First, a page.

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FAA orders inspections of 9,300 Boeing 737s over fears altitude pressure switch failure could lead to dangerously low oxygen levels in cabins over 10,000ft

 The Federal Aviation Administration on Thursday issued a directive to operators of all Boeing 737 series airplanes to conduct inspections to address possible failures of cabin altitude pressure switches. 

The directive, covering 2,502 U.S.-registered airplanes and 9,315 airplanes worldwide, requires operators to conduct repetitive tests of the switches and replace them if needed.  

Included in the directive was the 737 MAX. The jet returned to service in November after being grounded for 19 months following two crashes in 2018 and 2019 killed a total of 346 people.

The order came after an operator reported that both pressure switches had failed on-wing functional tests on three different 737 models in September. 

The FAA said failure of the switches could result in the cabin altitude warning system not activating when cabin moves past 10,000ft, which is when oxygen levels become dangerously low.  Such a scenario could incapacitate cabin crew and pilots.

The FAA found that three models of Boeing's 737 airplanes failed the pressure switch test in September

The FAA found that three models of Boeing's 737 airplanes failed the pressure switch test in September 

Airplane cabins are pressurized at no more than 8,000ft . 

Boeing said it supports 'the FAA's direction, which makes mandatory the inspection interval that we issued to the fleet in June.'

The FAA directive did not report any in-flight failures of the switches.

The FAA also said Thursday that tests must be conducted within 2,000 flight-hours since the last test of the cabin altitude pressure switches, before airplanes have flown 2,000 hours, or within 90 days of the directive's effective date.

Boeing initially reviewed the issue, including the expected failure rate of the switches, and found it did not pose a safety issue.

Subsequent investigation and analysis led the FAA and Boeing to determine in May that 'the failure rate of both switches is much higher than initially estimated, and therefore does pose a safety issue.'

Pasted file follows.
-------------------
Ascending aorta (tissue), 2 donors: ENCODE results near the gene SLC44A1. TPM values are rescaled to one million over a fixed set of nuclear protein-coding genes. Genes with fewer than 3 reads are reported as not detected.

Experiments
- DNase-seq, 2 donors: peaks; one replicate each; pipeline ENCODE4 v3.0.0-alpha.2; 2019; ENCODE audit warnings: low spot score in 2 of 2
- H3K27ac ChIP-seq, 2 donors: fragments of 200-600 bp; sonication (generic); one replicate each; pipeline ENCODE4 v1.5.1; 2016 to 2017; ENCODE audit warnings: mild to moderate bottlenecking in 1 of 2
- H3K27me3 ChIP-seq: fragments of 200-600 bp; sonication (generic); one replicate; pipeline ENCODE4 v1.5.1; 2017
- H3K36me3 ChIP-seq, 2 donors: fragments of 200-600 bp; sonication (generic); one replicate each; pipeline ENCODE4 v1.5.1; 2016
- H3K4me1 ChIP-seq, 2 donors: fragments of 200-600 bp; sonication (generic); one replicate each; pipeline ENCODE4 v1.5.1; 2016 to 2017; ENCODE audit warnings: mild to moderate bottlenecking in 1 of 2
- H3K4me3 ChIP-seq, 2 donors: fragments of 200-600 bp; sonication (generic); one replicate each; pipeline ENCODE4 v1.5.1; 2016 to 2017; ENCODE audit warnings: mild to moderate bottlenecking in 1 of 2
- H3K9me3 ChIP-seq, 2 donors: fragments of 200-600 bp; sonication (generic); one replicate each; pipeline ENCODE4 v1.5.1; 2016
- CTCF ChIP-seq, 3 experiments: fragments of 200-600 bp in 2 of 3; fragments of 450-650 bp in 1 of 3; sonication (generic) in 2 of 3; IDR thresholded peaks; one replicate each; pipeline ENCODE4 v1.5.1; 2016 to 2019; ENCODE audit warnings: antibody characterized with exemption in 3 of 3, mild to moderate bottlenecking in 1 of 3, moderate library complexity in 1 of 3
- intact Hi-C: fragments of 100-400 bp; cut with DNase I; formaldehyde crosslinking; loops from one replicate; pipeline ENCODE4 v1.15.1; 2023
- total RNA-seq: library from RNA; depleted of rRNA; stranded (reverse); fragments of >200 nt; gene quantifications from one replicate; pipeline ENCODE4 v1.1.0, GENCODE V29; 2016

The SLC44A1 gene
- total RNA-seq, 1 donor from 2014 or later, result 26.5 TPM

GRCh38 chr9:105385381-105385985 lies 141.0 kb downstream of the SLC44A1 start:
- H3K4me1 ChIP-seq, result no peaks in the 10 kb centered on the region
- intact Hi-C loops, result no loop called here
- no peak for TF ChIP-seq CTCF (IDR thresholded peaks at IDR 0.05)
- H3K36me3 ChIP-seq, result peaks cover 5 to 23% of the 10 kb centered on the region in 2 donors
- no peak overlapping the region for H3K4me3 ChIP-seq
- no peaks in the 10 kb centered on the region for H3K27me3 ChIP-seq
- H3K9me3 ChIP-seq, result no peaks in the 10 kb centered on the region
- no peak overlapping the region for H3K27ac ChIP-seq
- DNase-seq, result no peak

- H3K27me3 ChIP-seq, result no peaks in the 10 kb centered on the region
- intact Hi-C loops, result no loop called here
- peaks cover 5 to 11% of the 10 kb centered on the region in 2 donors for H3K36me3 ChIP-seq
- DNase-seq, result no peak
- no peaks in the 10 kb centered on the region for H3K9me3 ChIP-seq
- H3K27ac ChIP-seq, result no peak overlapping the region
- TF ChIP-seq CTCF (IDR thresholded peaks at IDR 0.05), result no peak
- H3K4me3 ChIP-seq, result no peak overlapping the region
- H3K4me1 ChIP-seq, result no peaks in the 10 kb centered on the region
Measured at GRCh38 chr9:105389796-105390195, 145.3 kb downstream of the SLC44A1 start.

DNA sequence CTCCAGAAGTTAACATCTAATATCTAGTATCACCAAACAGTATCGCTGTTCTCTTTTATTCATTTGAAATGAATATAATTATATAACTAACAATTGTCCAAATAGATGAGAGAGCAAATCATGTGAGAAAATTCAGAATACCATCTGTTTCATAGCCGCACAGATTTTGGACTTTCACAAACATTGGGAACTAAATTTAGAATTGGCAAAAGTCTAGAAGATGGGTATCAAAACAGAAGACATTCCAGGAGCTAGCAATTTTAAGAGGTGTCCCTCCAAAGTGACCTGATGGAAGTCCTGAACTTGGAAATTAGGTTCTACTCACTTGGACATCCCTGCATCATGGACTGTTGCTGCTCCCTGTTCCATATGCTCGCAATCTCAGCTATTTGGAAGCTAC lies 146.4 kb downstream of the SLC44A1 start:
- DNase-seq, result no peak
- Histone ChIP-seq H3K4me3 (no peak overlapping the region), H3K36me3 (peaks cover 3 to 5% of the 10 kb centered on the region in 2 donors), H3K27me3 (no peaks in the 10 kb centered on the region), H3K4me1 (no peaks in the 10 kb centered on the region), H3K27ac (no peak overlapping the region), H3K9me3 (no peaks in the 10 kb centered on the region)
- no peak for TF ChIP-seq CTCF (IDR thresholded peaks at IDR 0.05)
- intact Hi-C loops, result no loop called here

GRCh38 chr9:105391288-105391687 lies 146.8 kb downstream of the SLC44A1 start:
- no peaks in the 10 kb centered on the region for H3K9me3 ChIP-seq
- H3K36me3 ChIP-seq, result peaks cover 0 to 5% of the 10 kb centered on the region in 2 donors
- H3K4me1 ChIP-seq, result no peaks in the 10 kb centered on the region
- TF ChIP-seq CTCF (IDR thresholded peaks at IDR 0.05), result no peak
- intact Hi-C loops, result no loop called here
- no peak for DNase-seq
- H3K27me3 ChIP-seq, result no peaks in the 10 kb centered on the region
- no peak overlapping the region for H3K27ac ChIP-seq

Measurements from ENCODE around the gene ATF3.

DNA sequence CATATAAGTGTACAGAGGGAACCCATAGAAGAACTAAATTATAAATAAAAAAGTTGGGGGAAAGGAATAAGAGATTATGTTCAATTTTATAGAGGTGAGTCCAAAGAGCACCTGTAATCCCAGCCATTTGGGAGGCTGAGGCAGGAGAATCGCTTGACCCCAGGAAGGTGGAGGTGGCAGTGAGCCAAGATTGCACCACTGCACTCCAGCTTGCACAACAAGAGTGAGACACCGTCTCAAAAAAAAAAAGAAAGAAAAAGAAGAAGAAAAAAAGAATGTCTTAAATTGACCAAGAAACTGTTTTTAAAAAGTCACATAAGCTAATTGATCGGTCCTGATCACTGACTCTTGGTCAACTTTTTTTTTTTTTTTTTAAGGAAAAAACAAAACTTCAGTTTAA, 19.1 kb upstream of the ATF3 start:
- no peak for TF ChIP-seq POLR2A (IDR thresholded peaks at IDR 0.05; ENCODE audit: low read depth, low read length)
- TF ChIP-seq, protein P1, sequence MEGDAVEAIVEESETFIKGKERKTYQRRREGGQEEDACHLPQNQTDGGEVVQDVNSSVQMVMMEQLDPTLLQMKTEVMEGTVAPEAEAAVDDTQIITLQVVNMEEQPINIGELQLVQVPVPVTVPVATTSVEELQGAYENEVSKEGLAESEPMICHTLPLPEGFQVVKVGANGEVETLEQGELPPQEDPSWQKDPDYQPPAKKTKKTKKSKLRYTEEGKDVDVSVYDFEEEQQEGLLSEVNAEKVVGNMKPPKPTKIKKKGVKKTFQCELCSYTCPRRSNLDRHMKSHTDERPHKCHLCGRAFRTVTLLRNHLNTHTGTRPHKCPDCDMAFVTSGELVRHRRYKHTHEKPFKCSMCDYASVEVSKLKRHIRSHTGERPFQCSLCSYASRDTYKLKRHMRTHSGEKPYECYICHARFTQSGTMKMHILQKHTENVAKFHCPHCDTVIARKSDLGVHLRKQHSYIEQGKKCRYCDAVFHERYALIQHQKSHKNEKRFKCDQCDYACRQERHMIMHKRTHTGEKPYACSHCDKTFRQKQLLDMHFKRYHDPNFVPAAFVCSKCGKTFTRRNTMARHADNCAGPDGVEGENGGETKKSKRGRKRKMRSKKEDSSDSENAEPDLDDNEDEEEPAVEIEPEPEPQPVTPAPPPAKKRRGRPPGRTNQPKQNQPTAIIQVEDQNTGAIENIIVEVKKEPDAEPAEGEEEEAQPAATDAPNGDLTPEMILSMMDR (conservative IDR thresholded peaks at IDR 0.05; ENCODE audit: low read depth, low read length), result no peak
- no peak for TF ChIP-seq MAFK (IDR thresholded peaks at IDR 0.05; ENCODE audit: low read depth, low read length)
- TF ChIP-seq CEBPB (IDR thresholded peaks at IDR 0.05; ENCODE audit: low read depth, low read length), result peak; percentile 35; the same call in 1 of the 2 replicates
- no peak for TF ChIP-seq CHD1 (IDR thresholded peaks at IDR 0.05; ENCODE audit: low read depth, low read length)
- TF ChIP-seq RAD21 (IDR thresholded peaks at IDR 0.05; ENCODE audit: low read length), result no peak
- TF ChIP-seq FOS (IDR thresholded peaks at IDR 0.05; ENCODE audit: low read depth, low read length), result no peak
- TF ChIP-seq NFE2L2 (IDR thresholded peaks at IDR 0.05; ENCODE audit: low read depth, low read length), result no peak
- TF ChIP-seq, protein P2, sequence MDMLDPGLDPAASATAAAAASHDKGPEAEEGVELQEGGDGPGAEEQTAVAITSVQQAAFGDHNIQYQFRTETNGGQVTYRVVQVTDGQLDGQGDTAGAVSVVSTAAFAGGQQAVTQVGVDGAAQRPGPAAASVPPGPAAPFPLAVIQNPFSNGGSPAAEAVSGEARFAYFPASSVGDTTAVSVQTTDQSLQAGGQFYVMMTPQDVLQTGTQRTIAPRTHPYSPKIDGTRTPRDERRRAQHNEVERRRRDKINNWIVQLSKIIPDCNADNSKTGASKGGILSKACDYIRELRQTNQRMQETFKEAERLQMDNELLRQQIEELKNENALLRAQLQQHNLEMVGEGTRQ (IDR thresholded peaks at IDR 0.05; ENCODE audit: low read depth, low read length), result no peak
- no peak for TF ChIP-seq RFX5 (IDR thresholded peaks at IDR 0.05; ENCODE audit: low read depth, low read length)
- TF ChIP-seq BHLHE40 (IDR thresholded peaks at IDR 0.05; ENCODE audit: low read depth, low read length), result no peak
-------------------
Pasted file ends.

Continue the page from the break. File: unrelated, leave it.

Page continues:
Chicago-based Boeing declined to say what the failure rate was.

The error results in the plane's altitude warning system to failing to activate when reaching altitudes where oxygen levels become dangerously low in the cabin

The error results in the plane's altitude warning system to failing to activate when reaching altitudes where oxygen levels become dangerously low in the cabin

The FAA added it 'does not yet have sufficient information to determine what has caused this unexpectedly high failure rate.'

Due to the importance of functions provided by the switch, the FAA in 2012 mandated all Boeing 737 airplanes utilize two switches to provide redundancy in case of one switch's failure.

The directive is unrelated to any issues related to the 737 MAX's return to service in November. 

It was discovered that a safety feature on the MAX meant to stop the plane from climbing too fast and stalling had improperly forced the nose of the plane down, causing the crashes. 

2 comments:

  1. hmmm how do we make a problem where no problem exists and pretend we solve a problem... Fucking Clowns.

    ReplyDelete
  2. Still safer than the Juden vax could be a good advertising slogan

    ReplyDelete